Transitions commence new adventures. Make 'em last…
Last November, a few students and I started acquiring large rocks from a nearby mountainside and began installing them under the rainbow archway that we had constructed a few years ago. We were off to a good start, but cold weather, conflicting schedules, and winter vacation soon impeded our work. About 6-7 weeks ago I re-started the project with my new art group comprised of 3rd and 4th graders after I realized that they absolutely had no desire to make preparations and later construct a large art piece made of used Seoul Milk cartons, which I had spent the last two summers doing with previous art groups. Thus, I’m sorry to say that there will be no Seoul Milk carton project this year. However, when it came to working on the rock pathway, my new art group became very delighted and have been having a good time working on it during each weekly art class.
Each week several students take turns venturing up the nearby mountainside and collecting and hauling back suitable rocks to our work site. While the rock-searching members are in action, the others help to construct the rock pathway. Since all rocks differ in size and weight, dirt must be dug up and firmly packed around and underneath each rock while synchronously keeping all rocks at the same level. Lucky for us, the dirt in this specific area is loaded with clay, so once it hardens after being wet, it holds all rocks like cement.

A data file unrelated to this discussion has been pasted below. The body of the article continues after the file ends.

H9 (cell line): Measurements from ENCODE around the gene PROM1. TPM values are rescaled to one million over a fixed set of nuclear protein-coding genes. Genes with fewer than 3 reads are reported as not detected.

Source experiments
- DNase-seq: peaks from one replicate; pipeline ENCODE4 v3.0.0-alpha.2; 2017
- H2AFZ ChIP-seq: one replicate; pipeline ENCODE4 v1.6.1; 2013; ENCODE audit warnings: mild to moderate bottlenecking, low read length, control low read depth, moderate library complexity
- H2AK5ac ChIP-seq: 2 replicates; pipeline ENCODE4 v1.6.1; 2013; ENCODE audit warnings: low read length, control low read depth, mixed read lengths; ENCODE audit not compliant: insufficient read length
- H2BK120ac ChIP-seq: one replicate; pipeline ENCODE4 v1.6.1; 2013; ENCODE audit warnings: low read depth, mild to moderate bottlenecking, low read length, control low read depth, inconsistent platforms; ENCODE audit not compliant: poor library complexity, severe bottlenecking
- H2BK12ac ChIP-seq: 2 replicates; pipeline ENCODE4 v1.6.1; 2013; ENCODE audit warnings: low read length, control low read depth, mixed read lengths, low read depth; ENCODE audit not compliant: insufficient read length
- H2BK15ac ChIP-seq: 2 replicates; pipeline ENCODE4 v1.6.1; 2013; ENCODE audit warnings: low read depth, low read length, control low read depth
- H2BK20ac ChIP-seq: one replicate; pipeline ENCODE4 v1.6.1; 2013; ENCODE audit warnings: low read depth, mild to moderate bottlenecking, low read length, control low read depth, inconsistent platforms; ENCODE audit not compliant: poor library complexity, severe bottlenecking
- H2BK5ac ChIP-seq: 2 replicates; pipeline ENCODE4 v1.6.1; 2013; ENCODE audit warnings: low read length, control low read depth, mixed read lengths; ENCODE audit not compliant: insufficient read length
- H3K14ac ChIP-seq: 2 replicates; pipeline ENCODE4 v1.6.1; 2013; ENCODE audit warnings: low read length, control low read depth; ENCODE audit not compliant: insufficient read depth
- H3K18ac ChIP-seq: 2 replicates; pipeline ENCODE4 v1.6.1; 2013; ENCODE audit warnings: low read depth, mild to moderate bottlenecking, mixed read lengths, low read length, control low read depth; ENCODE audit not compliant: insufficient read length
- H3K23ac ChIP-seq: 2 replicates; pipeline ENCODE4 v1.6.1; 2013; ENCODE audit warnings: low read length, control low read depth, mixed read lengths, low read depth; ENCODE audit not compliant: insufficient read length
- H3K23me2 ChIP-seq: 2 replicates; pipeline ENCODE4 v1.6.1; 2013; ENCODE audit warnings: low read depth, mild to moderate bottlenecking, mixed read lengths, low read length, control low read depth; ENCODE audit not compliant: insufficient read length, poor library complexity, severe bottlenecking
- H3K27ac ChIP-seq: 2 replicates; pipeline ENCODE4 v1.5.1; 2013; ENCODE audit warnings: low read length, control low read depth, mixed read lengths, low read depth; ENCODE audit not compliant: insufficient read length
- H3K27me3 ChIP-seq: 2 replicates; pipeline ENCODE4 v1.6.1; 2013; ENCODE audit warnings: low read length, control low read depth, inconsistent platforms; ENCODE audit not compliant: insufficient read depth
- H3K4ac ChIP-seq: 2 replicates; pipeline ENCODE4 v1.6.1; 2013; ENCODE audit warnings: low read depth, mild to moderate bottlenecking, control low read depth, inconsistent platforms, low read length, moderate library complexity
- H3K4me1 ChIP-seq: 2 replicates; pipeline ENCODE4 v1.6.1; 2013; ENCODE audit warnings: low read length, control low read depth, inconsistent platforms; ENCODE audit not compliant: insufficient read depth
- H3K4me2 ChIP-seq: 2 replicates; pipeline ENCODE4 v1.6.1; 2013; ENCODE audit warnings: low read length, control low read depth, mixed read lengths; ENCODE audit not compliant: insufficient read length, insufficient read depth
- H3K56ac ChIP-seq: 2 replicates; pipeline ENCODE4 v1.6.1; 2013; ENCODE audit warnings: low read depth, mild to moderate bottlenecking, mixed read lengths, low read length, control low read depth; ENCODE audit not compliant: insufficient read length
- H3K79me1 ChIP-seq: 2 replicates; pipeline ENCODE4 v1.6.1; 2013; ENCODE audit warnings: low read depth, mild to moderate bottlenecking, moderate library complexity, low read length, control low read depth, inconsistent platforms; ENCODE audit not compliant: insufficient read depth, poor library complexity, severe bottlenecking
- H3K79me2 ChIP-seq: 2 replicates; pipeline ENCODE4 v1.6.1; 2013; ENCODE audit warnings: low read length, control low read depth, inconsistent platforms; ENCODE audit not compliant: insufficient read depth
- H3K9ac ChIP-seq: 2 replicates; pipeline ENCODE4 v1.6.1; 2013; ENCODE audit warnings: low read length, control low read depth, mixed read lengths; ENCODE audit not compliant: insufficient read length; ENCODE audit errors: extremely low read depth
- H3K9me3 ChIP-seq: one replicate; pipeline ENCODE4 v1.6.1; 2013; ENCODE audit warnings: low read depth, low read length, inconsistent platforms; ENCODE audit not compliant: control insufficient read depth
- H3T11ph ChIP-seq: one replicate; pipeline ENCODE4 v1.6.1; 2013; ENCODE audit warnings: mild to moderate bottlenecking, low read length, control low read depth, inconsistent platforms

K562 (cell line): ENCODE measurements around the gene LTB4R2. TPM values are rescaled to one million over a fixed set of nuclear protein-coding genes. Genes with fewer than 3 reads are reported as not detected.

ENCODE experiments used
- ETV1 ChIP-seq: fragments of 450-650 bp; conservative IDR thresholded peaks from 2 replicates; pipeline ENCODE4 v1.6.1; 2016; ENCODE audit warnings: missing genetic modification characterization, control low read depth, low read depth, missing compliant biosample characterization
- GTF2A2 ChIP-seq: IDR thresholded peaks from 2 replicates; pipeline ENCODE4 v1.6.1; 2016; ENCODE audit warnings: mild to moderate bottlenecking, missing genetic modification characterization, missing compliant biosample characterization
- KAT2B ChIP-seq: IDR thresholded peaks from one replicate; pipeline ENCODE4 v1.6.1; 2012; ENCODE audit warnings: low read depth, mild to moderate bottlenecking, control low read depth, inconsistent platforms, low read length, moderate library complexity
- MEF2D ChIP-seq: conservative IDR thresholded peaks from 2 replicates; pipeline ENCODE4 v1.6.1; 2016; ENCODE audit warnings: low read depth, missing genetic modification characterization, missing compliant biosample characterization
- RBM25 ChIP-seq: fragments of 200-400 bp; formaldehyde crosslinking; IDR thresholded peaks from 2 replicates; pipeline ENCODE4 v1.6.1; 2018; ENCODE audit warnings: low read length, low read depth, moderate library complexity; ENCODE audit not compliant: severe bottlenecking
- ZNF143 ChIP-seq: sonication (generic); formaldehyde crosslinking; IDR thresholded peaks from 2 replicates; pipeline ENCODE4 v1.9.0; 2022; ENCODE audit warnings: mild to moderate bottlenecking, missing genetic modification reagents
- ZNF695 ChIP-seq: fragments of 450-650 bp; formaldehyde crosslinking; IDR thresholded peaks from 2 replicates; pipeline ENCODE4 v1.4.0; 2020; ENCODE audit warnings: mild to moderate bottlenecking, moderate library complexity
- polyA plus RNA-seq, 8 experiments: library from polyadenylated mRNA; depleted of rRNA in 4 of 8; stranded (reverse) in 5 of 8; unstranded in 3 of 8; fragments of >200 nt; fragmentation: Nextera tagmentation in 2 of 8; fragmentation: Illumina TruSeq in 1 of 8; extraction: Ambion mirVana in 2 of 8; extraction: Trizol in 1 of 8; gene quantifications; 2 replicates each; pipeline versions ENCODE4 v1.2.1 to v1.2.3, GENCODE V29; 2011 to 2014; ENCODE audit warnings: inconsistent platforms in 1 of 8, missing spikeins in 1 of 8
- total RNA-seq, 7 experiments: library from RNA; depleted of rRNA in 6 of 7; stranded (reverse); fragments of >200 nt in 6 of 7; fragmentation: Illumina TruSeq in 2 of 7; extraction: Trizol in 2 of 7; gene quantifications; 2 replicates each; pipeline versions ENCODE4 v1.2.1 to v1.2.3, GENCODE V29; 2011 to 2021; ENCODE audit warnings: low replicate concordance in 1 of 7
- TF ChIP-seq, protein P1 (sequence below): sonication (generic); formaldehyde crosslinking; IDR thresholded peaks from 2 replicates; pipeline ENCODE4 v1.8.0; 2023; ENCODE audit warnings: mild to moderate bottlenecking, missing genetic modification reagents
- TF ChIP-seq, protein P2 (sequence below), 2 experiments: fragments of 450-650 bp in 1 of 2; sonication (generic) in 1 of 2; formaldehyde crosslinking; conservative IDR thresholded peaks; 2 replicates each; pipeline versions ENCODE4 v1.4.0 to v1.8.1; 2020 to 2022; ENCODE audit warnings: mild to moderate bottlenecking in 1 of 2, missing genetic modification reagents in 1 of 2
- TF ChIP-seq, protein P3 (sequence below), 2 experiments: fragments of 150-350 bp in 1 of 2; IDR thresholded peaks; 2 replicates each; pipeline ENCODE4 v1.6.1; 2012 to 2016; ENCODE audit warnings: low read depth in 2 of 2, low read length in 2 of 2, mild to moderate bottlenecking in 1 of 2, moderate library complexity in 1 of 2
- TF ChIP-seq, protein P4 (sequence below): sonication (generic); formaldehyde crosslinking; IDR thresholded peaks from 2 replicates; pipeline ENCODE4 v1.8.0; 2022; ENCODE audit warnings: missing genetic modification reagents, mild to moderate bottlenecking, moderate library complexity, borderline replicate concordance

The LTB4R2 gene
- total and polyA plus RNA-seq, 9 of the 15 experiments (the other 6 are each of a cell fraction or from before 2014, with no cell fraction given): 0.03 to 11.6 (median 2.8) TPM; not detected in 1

It has been kind of a slow process since currently only about 40 minutes is dedicated to this project each week, however, the pathway is slowly getting more and more complete. Students are beginning to see their progress and getting excited about when it will be finished. Recently, I came upon a hidden rock quarry up amid the nearby mountain forest and have began to haul down much larger rocks that take up more space, but it takes double the effort. We all certainly get a workout with this kind of work.
This art class is my favorite class of the week. I absolutely love working with my hands, love it. I also just love being outside. I feel free. I don’t feel trapped in a classroom. My students appear to feel the same way. I’m very fortunate to have been given a teaching job to where I’ve just been simply allowed to start up many giant undertakings that continually motivate and help students to appreciate the variety of art and the sweat it takes to make something great. In addition, this all gives me so much joy.
With the school semester ending soon, I normally teach less classes during the last two weeks, thus, I plan to have my students and I put in some solid hours on this project before semester’s end. Let’s hope for consistent sunny weather this month!